How might we define “honor-shame cultures”?
Many people implicitly associate “honor-shame culture” with “violence.” Westerners perceive honor-shame cultures as aggressive and combative. This reason (proposed in my prior post) is because the Western mind perceives honor-based violence as “senseless” and “incomprehensible,” unlike the legalized violence of Western cultures.
A better definition of “honor-shame culture” would be “connection.” The reality that “everything is connected” offers a fruitful way to understand how honor-shame cultures actually work. The word connection means: link, relationship, interconnection, interdependence, bond, attachment, contact, friend, ally, relative.
The worldview of every culture must address three areas: identity, causality, and morality. Honor-shame cultures approach each worldview question through the prism of connection, an approach that is quite different than Western culture.
1. Identity: Who Am I?
Every culture must define the meaning of “human.” What is our fundamental basis of a person?
In honor-shame cultures, you are who you are connected to. It doesn’t matter what you know, but who you know. Life is about securing a network of connections and relationships. Children are identified by their parents’ name. Two people who just meet will try to establish some sort of family connection. Orphans, widows, and barren people endure a lower status because they don’t have family around them. Someone without family is a “nobody.” So to be a “somebody,” you have to be connected to other people.
Westerners find it offensive to define someone by their connection to other people. To stereotype, typecast, pigeonhole, or label someone is negative. We say that everyone is unique, so we should evaluate every person on their own merit. Humans are defined by individual rights and personal freedoms, not connections or obligations.
2. Causality: Why Do Things Happen?
Every worldview develops a sense of causality to explain why things happen.
Social psychologists have proven that people of collectivistic cultures view the world as a series of connections. Richard Nesbitt in The Geography of Thought explains the Asian approach to reasoning.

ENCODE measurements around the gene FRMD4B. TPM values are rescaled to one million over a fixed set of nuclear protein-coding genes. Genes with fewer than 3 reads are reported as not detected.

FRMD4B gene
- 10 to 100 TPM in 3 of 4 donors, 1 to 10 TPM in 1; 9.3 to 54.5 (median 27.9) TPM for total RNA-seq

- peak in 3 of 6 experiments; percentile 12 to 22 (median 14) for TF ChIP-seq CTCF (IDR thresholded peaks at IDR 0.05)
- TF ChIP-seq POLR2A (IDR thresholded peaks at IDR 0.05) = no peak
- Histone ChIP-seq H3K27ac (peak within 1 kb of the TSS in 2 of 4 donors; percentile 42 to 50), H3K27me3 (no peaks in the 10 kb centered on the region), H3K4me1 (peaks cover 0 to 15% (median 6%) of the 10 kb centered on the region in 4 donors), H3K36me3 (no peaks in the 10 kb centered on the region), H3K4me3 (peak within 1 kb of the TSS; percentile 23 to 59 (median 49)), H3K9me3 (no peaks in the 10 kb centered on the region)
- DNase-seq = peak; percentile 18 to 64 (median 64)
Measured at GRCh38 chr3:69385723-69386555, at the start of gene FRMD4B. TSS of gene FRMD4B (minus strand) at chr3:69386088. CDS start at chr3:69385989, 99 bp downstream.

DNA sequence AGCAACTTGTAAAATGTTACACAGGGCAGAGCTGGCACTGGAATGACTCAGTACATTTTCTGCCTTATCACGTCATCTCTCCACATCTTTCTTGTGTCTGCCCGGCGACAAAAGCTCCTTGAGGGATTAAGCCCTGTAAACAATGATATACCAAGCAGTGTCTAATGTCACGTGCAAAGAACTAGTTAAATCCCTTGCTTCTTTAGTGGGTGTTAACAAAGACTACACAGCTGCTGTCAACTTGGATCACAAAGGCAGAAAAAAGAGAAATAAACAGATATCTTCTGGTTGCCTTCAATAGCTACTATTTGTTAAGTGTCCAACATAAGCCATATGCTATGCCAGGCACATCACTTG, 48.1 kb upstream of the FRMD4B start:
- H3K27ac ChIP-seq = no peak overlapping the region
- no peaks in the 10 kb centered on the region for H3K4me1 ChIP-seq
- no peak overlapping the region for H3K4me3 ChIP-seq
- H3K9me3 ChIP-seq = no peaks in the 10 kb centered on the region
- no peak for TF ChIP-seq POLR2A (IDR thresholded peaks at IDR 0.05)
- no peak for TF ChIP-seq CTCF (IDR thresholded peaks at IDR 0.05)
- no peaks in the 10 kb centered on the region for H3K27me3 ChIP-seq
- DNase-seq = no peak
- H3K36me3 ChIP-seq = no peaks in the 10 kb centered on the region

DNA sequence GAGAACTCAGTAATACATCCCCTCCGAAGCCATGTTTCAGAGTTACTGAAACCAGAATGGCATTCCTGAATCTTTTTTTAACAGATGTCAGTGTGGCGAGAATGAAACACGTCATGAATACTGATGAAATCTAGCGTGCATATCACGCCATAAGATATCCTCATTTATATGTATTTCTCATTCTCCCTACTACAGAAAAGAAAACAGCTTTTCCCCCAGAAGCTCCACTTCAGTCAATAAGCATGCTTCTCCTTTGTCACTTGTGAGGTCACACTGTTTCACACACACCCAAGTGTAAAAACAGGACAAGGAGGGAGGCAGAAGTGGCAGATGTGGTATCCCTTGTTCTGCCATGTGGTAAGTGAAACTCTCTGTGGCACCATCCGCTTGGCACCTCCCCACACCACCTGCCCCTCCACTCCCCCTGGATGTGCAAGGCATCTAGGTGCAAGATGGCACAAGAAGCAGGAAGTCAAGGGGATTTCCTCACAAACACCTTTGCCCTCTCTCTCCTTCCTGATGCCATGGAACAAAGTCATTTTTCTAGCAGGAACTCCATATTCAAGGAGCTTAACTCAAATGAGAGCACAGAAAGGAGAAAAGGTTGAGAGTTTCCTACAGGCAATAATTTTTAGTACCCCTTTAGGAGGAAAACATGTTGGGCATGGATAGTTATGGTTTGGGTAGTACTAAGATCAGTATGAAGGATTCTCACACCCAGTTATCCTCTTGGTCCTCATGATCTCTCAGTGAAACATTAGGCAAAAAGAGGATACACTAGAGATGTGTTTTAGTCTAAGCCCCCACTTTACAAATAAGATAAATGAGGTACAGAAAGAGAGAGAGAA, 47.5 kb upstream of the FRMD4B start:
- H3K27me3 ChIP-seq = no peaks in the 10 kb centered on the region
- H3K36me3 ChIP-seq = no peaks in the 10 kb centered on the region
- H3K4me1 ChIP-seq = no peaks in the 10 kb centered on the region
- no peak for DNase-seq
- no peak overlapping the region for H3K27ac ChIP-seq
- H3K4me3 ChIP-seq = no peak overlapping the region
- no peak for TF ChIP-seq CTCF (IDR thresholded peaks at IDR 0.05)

“Events do not occur in isolation from other events, but are always embedded in a meaningful whole in which the elements are constantly changing and rearranging themselves. To think about an object or event in isolation and apply abstract rules to it is to invite extreme and mistaken conclusions.”
Western culture separates and dichotomizes reality. The goal of scientific research is to isolate variables—to identify the individual cause of an issue. Westerners identify and explain all the rules that govern the natural world, not the relationships.
3. Morality: What Should Happen?
Every culture must provide a moral system to guide social interactions. What should I do?
In honor-shame cultures, relationships define ethics. Maintaining the social order is the morally right thing to do. A person’s moral duty is to maintain relational connection with people. A person must give honor to whom honor is due. For example, at the heart of Confucian philosophy/ethics are 5 relationships: ruler-subject, father-son, husband-wife, elder-youth, and friend-friend. Disrupting the social web is sin. Breaking connection is immoral. Ethics is about proper relational connection.
Western morality is based on abstract, categorical rules. This means laws, whether divine or municipal, should govern society. All rules apply to all people at all times, regardless of circumstances, contexts, or relationships.
Reducing any culture to a single word admittedly oversimplifies reality. Nevertheless, “connection” offers a simple framework for explaining identity, causality, and morality in honor-shame cultures. Though “connection” does not explain everything in honor-shame cultures, I propose it is a better approach than “violence.”